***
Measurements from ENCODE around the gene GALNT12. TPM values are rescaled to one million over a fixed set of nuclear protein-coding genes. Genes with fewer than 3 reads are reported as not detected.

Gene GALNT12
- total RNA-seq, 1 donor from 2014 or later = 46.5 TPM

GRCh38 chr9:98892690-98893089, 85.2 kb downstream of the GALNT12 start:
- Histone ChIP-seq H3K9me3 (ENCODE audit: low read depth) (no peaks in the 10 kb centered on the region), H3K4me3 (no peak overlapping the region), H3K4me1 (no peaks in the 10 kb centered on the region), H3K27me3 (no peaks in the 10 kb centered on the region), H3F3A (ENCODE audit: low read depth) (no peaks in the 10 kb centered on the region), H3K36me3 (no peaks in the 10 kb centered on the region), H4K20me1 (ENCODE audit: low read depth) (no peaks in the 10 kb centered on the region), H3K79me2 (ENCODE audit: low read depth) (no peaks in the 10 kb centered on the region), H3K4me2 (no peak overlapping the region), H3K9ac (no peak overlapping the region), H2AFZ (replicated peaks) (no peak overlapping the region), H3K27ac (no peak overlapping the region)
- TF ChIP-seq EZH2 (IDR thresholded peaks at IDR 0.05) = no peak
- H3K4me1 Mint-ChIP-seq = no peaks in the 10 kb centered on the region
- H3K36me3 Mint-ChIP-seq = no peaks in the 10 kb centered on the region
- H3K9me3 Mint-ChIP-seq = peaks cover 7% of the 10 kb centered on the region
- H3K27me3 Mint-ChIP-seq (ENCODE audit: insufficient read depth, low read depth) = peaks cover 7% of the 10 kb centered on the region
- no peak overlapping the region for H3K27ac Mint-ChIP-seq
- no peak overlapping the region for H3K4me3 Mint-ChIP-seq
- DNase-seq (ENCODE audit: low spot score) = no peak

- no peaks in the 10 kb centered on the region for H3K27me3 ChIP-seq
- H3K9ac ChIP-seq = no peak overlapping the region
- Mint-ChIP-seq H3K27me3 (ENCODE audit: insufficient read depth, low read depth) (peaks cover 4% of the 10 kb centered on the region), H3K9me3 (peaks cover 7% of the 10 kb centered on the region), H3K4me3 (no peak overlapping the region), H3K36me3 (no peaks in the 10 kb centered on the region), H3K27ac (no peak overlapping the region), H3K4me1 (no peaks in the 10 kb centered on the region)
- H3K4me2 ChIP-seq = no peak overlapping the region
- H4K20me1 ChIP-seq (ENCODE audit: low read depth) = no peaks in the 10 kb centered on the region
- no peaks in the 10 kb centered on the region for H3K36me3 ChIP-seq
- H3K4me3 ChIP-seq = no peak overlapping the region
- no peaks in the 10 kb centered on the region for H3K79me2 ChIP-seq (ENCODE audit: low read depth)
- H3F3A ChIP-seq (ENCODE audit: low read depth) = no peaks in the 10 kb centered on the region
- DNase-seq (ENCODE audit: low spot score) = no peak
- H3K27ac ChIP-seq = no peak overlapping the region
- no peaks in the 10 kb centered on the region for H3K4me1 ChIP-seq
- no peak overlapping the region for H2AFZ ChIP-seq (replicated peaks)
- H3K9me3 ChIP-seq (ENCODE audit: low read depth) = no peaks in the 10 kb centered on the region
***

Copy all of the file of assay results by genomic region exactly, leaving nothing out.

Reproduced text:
Measurements from ENCODE around the gene GALNT12. TPM values are rescaled to one million over a fixed set of nuclear protein-coding genes. Genes with fewer than 3 reads are reported as not detected.

Gene GALNT12
- total RNA-seq, 1 donor from 2014 or later = 46.5 TPM

GRCh38 chr9:98892690-98893089, 85.2 kb downstream of the GALNT12 start:
- Histone ChIP-seq H3K9me3 (ENCODE audit: low read depth) (no peaks in the 10 kb centered on the region), H3K4me3 (no peak overlapping the region), H3K4me1 (no peaks in the 10 kb centered on the region), H3K27me3 (no peaks in the 10 kb centered on the region), H3F3A (ENCODE audit: low read depth) (no peaks in the 10 kb centered on the region), H3K36me3 (no peaks in the 10 kb centered on the region), H4K20me1 (ENCODE audit: low read depth) (no peaks in the 10 kb centered on the region), H3K79me2 (ENCODE audit: low read depth) (no peaks in the 10 kb centered on the region), H3K4me2 (no peak overlapping the region), H3K9ac (no peak overlapping the region), H2AFZ (replicated peaks) (no peak overlapping the region), H3K27ac (no peak overlapping the region)
- TF ChIP-seq EZH2 (IDR thresholded peaks at IDR 0.05) = no peak
- H3K4me1 Mint-ChIP-seq = no peaks in the 10 kb centered on the region
- H3K36me3 Mint-ChIP-seq = no peaks in the 10 kb centered on the region
- H3K9me3 Mint-ChIP-seq = peaks cover 7% of the 10 kb centered on the region
- H3K27me3 Mint-ChIP-seq (ENCODE audit: insufficient read depth, low read depth) = peaks cover 7% of the 10 kb centered on the region
- no peak overlapping the region for H3K27ac Mint-ChIP-seq
- no peak overlapping the region for H3K4me3 Mint-ChIP-seq
- DNase-seq (ENCODE audit: low spot score) = no peak

- no peaks in the 10 kb centered on the region for H3K27me3 ChIP-seq
- H3K9ac ChIP-seq = no peak overlapping the region
- Mint-ChIP-seq H3K27me3 (ENCODE audit: insufficient read depth, low read depth) (peaks cover 4% of the 10 kb centered on the region), H3K9me3 (peaks cover 7% of the 10 kb centered on the region), H3K4me3 (no peak overlapping the region), H3K36me3 (no peaks in the 10 kb centered on the region), H3K27ac (no peak overlapping the region), H3K4me1 (no peaks in the 10 kb centered on the region)
- H3K4me2 ChIP-seq = no peak overlapping the region
- H4K20me1 ChIP-seq (ENCODE audit: low read depth) = no peaks in the 10 kb centered on the region
- no peaks in the 10 kb centered on the region for H3K36me3 ChIP-seq
- H3K4me3 ChIP-seq = no peak overlapping the region
- no peaks in the 10 kb centered on the region for H3K79me2 ChIP-seq (ENCODE audit: low read depth)
- H3F3A ChIP-seq (ENCODE audit: low read depth) = no peaks in the 10 kb centered on the region
- DNase-seq (ENCODE audit: low spot score) = no peak
- H3K27ac ChIP-seq = no peak overlapping the region
- no peaks in the 10 kb centered on the region for H3K4me1 ChIP-seq
- no peak overlapping the region for H2AFZ ChIP-seq (replicated peaks)
- H3K9me3 ChIP-seq (ENCODE audit: low read depth) = no peaks in the 10 kb centered on the region